MOUNT CARMEL - Mayor Philip "Bing" Cimino held an open air public meeting Wednesday evening at Town Park to discuss the potential for new recreational opportunities for children and adults.

About 20 people, including Todd Owens, police chief; Ed Cuff, borough manager; council members Robert Shirmer and Leroy "Chico" Moser, and several residents who were involved in past recreational projects, attended the 7 p.m. meeting that lasted more than 90 minutes.

Cimino put forward the idea of creating a non-motorized bicycle park at the east end of Fifth Street at Pine Street. He said the majority of the trails were created several years ago, but the park failed to fully materialize.

"We don't have to worry about vandalism. It will be low maintenance," Cimino said. "It won't cost a lot, but it's going to take time and energy."

Cimino also wishes to a see a community garden established at a vacant lot somewhere in the borough. He said the garden could be open by next spring if a lot is located and people work together.

Other ideas

The group suggested several events that could reinvigorate the borough, including a New Year's Eve drop, a Christmas celebration and ice skating on a temporary rink.

The thought of a rink brought back some memories of past vandalism at recreational areas, including when the borough first attempted to have a rink, which was vandalized with bricks and salt.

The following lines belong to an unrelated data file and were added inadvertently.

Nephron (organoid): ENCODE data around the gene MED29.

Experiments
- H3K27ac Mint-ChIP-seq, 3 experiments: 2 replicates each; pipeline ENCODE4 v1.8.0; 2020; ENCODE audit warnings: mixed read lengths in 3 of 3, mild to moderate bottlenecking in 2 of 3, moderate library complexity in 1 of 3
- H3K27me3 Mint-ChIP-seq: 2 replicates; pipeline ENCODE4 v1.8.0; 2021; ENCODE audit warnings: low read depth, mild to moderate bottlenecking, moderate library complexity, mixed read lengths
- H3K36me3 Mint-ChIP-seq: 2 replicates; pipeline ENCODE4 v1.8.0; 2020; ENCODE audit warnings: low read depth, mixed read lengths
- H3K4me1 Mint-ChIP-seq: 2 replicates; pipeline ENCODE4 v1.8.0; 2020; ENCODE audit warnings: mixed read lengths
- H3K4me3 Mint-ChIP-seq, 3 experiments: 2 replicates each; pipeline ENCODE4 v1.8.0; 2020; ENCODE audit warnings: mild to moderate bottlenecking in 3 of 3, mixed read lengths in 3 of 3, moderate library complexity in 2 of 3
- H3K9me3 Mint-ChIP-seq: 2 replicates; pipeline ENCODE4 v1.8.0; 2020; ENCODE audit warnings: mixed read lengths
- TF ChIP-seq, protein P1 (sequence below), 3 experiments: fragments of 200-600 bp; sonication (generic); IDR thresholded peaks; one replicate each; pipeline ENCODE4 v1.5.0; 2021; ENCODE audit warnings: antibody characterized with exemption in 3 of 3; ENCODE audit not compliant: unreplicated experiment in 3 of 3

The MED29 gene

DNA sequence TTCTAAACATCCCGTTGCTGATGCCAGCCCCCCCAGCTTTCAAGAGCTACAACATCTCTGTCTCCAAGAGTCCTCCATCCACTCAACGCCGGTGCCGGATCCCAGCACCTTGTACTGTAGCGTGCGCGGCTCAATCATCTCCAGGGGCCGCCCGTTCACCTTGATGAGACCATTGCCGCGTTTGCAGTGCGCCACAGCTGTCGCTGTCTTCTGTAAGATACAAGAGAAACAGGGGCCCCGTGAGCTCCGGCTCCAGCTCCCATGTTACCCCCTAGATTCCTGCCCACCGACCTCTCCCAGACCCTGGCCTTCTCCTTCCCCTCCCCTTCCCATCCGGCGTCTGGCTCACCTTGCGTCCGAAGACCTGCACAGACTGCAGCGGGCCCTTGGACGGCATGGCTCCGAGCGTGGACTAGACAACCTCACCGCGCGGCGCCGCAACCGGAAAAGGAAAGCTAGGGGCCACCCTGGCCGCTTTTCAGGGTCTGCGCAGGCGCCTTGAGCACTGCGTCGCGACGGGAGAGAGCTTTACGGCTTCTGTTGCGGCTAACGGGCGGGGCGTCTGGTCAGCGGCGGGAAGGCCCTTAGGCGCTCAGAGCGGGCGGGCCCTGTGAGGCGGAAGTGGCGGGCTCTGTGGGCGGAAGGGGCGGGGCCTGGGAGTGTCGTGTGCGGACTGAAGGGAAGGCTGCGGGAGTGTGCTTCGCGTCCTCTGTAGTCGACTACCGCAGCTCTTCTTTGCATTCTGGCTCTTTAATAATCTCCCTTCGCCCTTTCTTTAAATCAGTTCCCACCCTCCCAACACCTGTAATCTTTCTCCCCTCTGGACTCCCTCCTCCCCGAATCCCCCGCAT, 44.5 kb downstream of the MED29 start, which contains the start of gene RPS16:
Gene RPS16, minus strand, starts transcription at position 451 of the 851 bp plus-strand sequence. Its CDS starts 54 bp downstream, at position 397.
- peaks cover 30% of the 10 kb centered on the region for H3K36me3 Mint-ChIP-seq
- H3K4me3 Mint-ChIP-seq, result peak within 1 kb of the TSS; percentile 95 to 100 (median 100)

Owens said although there are bad apples in the borough, there are still kids who shine a positive light on the area. He referenced a color run held this past weekend at Town Park that was organized by several teenagers.

"We still have a great group of kids here," Owens said. "Once we get moving on this, we will still a lot more involvement with kids."

Pool still closed

One recreational area that will remain closed - at least for now - is the community pool, which did not open this season after several past seasons of running in the red.

Several council members had previous cited low attendance as a primary reason Mount Carmel did not need the pool, including days when admission fees were waived.

Moser said at Wednesday's meeting the pool was losing nearly $20,000 a season, but that number was "doable." He said the amount lost was much lower when Cuff took over management.

He suggested a water park would be cheaper to run and would be attended by more people.

Regardless, the property must be addressed, he said.

"If we're going to have a pool, people need to use it," Moser said. "If we leave it go another year or two, it's going to be an eyesore and nothing is going to be done with it."